Civilian apartments, I might add, which would seem to be a pretty hefty violation of the Geneva Conventions.
The admission comes in today's installment of his New York Times interview, which we were discussing yesterday:
BEN CURTIS: Yes. I couldn’t say it’s the same street, but it’s the same area. We’d been in a building where we had come across some weapons and, what do you call them, those green khaki pouches that you’d wear around your waist that soldiers would wear? We’d come across some of those piled up next to a door with nobody around. And we took a couple of pictures of them, but it wasn’t particularly exciting visually.
Maybe not, Ben, but it is something that's very relevant in a discussion about a war in which both sides are accused of committing war crimes (of which hiding soldiers within civilian areas is one), is it not?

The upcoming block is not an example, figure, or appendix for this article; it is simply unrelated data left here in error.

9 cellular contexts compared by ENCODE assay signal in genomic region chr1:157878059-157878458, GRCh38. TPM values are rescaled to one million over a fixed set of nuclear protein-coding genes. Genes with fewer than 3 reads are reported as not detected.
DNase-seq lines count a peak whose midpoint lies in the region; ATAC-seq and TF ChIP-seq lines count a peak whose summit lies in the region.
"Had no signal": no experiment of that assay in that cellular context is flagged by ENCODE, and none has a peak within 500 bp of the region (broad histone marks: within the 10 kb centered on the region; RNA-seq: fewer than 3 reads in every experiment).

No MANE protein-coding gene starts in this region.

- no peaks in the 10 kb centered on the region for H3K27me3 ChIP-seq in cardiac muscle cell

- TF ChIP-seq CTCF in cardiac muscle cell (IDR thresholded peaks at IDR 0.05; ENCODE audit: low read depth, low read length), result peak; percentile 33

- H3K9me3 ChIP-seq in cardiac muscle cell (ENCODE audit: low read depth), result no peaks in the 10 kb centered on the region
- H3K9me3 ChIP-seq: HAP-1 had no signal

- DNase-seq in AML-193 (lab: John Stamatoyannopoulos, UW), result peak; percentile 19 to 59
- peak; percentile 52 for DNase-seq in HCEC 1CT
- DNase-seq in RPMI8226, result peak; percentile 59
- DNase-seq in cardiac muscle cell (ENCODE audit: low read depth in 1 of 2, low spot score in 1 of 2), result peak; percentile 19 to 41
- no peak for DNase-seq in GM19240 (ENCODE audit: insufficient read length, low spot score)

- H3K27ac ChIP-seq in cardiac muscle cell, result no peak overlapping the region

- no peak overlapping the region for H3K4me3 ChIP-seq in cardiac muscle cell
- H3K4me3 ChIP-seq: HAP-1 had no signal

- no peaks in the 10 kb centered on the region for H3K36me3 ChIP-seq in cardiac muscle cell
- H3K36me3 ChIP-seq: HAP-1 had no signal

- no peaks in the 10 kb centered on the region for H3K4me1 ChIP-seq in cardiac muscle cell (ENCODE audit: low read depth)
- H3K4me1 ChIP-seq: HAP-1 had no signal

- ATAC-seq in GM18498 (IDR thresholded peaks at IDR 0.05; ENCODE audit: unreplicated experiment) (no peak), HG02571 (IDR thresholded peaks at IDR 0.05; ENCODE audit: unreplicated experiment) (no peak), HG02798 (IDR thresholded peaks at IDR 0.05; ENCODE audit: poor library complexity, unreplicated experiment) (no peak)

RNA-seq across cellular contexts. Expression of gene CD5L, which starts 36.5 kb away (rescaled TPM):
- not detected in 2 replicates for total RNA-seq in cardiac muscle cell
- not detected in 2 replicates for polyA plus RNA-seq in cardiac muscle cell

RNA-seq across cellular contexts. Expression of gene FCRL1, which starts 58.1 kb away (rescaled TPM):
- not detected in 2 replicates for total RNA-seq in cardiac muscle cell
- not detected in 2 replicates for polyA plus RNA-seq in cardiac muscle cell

So did those "boring old" photos make it to the newswire? I've looked through the AP's online archive of the period, and I see nothing of the sort that matches that description. Instead, we have pictures of a picture album and a bed. (At least, in the 18 pictures you submitted to the Associated Press for that day.)
Why hide evidence this damning from the news consuming public, Ben? What purpose are you serving by keeping photos like this out of the wire archives?
Sure, you might think it's boring. But so is 99% of the material photojournalists put out there. News wire services aren't paying you stringers to go out there and make art -- your purpose is to gather news.
Boring or not, it was news, Ben.